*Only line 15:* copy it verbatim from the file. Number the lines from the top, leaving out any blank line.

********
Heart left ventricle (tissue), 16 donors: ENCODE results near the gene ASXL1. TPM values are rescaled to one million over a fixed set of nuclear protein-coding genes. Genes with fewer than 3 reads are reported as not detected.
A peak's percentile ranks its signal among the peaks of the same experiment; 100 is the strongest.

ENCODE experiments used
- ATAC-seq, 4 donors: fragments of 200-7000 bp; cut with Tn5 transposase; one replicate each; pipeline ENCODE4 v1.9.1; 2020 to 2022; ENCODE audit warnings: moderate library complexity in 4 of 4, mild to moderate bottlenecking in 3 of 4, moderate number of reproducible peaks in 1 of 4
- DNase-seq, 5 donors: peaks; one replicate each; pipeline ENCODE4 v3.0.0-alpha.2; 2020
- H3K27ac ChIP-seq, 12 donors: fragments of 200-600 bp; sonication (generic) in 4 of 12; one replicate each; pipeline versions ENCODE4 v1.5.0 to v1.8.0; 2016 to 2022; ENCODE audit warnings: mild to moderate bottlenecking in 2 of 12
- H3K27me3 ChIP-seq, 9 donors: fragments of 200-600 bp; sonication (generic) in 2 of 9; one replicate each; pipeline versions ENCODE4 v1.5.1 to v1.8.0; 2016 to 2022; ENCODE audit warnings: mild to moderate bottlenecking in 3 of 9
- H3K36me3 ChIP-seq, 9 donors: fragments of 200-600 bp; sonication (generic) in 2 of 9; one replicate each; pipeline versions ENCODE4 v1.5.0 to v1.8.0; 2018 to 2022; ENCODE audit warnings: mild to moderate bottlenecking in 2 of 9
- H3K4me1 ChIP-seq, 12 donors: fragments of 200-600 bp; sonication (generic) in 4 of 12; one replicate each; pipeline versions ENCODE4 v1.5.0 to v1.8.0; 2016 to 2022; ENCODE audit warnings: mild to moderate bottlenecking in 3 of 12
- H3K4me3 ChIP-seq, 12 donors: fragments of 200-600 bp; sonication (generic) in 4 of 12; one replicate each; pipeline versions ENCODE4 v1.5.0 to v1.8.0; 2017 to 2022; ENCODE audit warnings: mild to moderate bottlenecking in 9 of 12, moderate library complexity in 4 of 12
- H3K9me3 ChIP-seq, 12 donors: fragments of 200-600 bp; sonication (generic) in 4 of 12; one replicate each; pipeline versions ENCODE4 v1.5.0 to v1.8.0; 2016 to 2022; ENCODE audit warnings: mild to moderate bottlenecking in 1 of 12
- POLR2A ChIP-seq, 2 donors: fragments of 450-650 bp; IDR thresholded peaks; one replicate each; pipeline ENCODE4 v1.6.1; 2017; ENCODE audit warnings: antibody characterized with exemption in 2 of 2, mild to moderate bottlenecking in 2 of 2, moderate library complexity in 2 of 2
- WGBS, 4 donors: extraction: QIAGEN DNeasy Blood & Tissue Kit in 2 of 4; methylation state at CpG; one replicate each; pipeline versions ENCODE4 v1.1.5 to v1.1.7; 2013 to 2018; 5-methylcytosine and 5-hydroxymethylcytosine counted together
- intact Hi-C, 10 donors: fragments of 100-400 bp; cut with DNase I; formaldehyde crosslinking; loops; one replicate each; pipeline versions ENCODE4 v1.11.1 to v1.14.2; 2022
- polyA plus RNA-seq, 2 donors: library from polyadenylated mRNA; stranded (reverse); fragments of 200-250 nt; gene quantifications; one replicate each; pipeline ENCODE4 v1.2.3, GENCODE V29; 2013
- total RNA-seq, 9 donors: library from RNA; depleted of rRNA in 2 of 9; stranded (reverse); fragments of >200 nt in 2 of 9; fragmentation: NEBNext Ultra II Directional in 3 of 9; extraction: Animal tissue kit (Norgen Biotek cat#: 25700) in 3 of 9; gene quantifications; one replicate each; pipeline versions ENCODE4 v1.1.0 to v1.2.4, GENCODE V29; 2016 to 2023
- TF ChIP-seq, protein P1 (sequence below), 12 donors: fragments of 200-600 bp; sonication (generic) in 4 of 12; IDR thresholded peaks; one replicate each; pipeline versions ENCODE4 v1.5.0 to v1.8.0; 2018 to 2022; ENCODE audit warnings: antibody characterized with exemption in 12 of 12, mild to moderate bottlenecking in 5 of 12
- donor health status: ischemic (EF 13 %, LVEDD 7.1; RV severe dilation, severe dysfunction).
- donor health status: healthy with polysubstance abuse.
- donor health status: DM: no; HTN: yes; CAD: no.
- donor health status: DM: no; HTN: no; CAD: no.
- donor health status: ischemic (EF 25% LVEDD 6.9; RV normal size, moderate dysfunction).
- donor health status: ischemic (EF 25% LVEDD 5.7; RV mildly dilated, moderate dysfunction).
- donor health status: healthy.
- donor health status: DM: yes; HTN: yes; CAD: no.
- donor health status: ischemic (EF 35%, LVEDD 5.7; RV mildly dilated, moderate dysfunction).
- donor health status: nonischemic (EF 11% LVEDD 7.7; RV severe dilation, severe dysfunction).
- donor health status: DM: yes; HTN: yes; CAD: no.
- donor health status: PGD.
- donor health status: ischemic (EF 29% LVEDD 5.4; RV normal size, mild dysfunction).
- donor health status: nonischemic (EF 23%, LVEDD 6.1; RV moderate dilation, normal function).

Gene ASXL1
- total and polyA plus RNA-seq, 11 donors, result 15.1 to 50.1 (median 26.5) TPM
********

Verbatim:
- polyA plus RNA-seq, 2 donors: library from polyadenylated mRNA; stranded (reverse); fragments of 200-250 nt; gene quantifications; one replicate each; pipeline ENCODE4 v1.2.3, GENCODE V29; 2013